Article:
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  • Hand Carved Wooden Spoons, Forest + Found

When textiles meet timber

Collect Open 2018 exhibitors Forest + Found 

As we look forward to seeing Forest + Found’s installation The Between at Collect 2018 we've delved into the Crafts archive to when former Deputy Editor Teleri Lloyd-Jones visited their studio in 2016.

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Usually in the studio of a design duo you’d be hard pushed to discern that two people occupy the space. Tools, inspirations and work blur into one in service of a cohesive whole. But at Forest + Found there are two distinct spaces: one, a wood-working shed, all raw and dust-filled with every surface covered by tools; the other, a pale, sparse room, everything ordered with the odd pigment sample on the wall, and the only concession to mess the onion skins piled in pans under the work table. These are the spaces of Max Bainbridge and Abigail Booth respectively, known together as Forest + Found, sited at the bottom of the garden in Bainbridge’s family house in London’s Walthamstow.

They met on a fine art degree at Chelsea College of Arts and have been making bowls, spoons and quilts since launching their partnership last year. ‘We shared a studio space in the final year… We were always coming at the work from the same point of view, even though the work itself was different,’ says Booth. ‘Same ideas, same conversations but different materials. When we graduated we wanted to keep making, to keep working with materials, but we wanted to make a living from it.’

As fine artists, freshly graduated, Bainbridge and Booth knew that the chance of earning from their art was slim. Having found some old Ercol furniture at a local market, the pair set about refurbishing and selling the pieces on. The sole focus for the first year was to get their all-important workshop space up and running. The materials and processes that they both now work with came with some serendipity. For Bainbridge, it was the impulse purchase of a lathe, while for Booth it was the gift of a second-hand book on Amish quiltmaking.

They discovered processes they enjoyed but also ones that continued mining their original interests. Booth, for example, has always been drawn to colour and used to stretch her own canvases, so she bought plain calico and began dyeing. ‘I had no money,’ she says, ‘so I wondered how I could dye fabric cheaply and also get that subtlety of colour I needed. I’m very specifc about colour.’ Experimenting with wood tannins, alder cones and oak ‘The wood’s got splits and cracks. It’s lovely and it surprises you’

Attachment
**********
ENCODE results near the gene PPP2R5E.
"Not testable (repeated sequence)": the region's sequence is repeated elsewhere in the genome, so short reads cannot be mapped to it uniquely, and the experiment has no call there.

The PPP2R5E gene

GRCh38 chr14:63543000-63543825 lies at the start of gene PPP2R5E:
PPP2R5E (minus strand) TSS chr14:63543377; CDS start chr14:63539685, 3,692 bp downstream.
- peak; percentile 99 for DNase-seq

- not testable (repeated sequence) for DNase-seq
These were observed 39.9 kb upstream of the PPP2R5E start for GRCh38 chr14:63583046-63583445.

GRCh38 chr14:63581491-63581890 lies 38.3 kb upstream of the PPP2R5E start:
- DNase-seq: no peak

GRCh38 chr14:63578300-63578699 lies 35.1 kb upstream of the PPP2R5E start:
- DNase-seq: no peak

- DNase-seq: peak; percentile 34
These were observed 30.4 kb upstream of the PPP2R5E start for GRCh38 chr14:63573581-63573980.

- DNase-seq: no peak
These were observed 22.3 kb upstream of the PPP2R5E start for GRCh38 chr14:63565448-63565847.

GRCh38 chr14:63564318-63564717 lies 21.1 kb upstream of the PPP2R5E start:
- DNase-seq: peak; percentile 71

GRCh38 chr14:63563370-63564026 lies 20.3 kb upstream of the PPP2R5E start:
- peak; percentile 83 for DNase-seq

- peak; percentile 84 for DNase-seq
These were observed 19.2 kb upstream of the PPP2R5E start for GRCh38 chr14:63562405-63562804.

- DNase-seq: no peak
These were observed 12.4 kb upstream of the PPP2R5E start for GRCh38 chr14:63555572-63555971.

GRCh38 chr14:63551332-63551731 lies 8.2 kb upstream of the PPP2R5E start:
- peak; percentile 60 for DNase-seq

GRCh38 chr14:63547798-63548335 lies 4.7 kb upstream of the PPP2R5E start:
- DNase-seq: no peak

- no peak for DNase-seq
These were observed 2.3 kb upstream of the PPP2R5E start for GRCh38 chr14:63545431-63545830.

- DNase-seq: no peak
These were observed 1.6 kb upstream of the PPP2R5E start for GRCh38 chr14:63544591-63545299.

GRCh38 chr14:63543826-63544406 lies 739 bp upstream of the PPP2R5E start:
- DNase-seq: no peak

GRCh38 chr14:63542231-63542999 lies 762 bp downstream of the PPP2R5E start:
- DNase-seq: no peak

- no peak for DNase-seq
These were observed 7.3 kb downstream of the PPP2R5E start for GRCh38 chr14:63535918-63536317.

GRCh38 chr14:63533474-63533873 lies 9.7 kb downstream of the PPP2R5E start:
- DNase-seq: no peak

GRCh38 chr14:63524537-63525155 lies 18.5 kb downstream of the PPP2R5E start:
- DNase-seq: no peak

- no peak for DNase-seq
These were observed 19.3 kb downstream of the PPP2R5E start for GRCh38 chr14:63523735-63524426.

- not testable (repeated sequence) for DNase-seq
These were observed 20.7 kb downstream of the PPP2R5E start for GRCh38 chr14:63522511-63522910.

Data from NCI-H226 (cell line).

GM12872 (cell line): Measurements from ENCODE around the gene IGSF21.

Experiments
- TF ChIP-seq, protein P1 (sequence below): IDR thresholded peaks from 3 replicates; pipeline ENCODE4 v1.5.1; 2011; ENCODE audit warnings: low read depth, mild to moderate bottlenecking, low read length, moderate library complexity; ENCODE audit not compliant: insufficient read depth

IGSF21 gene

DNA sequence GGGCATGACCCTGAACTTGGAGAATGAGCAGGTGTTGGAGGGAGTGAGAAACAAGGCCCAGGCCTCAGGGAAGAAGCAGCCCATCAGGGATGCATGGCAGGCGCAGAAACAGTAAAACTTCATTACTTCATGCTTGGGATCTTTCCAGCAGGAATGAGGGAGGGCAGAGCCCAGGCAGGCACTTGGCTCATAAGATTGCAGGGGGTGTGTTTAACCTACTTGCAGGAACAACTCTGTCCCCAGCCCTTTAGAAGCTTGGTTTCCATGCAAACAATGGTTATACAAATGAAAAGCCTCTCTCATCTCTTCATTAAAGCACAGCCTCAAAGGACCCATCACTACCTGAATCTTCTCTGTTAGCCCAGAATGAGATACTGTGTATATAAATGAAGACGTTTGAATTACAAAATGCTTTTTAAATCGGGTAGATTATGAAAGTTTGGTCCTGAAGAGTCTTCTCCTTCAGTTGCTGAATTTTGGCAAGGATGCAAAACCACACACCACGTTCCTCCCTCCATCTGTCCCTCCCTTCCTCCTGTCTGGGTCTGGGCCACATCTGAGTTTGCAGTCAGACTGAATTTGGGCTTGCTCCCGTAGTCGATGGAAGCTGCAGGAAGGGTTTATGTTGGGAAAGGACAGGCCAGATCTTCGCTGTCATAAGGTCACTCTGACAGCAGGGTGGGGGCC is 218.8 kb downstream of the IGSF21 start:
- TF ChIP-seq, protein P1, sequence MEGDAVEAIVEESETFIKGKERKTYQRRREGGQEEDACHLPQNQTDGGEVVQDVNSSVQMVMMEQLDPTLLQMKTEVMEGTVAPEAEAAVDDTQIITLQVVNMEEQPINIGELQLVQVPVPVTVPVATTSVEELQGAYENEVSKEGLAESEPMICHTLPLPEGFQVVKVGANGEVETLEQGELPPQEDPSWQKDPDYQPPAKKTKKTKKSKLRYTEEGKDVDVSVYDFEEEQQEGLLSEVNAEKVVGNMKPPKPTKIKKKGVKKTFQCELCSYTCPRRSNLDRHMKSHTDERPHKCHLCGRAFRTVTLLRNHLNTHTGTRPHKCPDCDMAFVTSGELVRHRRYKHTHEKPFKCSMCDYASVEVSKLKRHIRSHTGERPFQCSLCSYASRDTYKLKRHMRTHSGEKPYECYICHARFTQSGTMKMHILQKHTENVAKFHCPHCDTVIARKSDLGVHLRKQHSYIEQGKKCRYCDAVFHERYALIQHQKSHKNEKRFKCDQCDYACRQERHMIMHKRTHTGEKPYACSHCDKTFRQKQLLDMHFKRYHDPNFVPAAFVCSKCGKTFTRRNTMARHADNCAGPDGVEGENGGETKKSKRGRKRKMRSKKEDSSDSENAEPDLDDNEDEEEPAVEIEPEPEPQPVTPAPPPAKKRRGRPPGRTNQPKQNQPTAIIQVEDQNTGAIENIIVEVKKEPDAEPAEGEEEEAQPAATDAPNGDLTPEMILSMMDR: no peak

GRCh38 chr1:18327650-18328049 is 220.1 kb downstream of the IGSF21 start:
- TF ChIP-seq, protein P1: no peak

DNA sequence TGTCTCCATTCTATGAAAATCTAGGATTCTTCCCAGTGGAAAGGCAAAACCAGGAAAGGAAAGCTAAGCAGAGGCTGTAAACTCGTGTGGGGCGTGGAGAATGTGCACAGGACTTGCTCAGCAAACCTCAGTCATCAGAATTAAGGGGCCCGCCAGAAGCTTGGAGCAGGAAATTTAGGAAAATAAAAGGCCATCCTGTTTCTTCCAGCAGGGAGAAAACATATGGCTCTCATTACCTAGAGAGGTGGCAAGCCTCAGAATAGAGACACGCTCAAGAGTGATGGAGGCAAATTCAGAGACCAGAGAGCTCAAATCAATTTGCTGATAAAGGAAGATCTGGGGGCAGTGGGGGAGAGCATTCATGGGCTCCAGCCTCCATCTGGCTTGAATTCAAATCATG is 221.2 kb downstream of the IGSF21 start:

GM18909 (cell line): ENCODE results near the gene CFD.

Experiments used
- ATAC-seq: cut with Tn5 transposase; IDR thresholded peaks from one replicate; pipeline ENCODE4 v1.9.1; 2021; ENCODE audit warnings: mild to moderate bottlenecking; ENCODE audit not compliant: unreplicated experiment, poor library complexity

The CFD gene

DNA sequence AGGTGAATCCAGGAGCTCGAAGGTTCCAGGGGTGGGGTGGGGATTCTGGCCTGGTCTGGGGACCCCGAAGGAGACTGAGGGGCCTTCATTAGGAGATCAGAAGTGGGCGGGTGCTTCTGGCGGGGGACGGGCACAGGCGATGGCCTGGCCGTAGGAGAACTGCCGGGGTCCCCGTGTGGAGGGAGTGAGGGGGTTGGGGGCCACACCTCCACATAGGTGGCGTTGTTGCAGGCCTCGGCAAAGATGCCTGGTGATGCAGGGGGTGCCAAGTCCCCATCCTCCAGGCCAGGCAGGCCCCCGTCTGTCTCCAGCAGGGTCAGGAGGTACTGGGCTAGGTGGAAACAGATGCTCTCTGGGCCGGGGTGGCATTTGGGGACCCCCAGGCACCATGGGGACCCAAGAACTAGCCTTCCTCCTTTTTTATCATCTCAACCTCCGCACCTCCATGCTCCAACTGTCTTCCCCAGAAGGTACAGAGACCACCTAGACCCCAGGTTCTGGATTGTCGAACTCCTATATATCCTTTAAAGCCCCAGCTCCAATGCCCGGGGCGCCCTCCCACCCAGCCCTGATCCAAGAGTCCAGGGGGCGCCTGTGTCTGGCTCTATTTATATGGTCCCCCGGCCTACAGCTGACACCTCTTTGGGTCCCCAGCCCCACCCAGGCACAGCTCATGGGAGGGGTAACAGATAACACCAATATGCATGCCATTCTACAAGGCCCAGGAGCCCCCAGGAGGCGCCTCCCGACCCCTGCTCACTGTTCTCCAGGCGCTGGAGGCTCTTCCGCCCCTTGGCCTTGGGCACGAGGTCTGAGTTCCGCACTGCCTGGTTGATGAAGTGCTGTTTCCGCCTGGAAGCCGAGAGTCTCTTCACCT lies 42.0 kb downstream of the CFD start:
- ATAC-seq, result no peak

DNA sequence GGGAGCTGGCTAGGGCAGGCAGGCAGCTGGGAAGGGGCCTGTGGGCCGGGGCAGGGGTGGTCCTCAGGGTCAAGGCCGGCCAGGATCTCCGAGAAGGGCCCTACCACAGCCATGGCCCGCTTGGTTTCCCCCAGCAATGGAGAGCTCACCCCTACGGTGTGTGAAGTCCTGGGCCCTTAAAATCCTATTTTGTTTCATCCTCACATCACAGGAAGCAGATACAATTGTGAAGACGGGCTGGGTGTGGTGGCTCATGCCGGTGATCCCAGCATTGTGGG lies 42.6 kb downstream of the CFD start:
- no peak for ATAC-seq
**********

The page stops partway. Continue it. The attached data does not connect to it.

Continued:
Collection of wooden bowls, Forest + Found galls, as well as the onion skins I see on my visit, Booth found a world of rich colour that she could control herself. The pair are currently setting up an allotment to grow plants to use in their dyes.

Forest + Found

As the name might suggest, foraging is a big part of Forest + Found’s practice. Bainbridge gets birch, oak, holly and sweet chestnut wood from the Forestry Commission in nearby Epping Forest. It’s obviously economical and practical, but, I ask, is there a political statement in their practice? Bainbridge replies in a heartbeat: ‘Well, I know that Donald Trump doesn’t do it’, before continuing: ‘It was a way of being as sustainable as we can without being eco-warriors. It made sense to use the resources on our doorstep, but also you get a more interesting end result. The wood’s got splits and cracks. It’s lovely and it surprises you.’

Though the design world would point to a current re-emergence of craft skills, interestingly Bainbridge and Booth talk of the opposite pull. ‘There was this particular vibe (at arts school) for post-internet, horrible, hipster art and we just weren’t interested in it,’ says Booth. ‘People stopped making things. We were very much about making, process being the way to play out your ideas.’

I’m intrigued how it felt to go from making purely as an artistic expression to producing functional objects. ‘It’s been liberating,’ says Bainbridge, ‘[in the past] as soon as you’ve made it, that’s it. Sometimes you put it into the public realm, a lot of the time you’re making it for your own gratification. But there was no continuation. We are very much about the physical process and going into something where you’re immersed in it every day. Then you’re making things that have a longevity and are being used. That has been amazing.’

Words can be difficult because, Booth says, ‘we were never designers, we were only makers. I understand the design process but it’s no different from when we were making sculpture – do you design a sculpture? You have ideas and they manifest themselves in a physical form.’

There is the sense that the two are still buoyed with enthusiasm for the craft world they have discovered. One recent experience saw Bainbridge introduced to a fellow maker as a ‘good wood-carver’ and it struck him – the confirmation of skill and quality as well as the openness was something that he had never seen in the fine art world: ‘There’s a generosity in crafts that we haven’t experienced before. People are genuinely excited to work together and engage.’

But the two aren’t wedded to their materials. ‘We’ve never said we want to be the best wood-turner or the best quiltmaker,’ says Booth, ‘it’s not about being a traditional craftsman in that sense.’ In a decade’s time Bainbridge’s lathe might have lost its lustre or Booth might find another world of colour to get lost in, but it’s obvious that making will always be at the heart of whatever they do. 


This article first appeared in Crafts May/June 2016 

Collect 2018, Saatchi Gallery, London SW3, 22-25 February.

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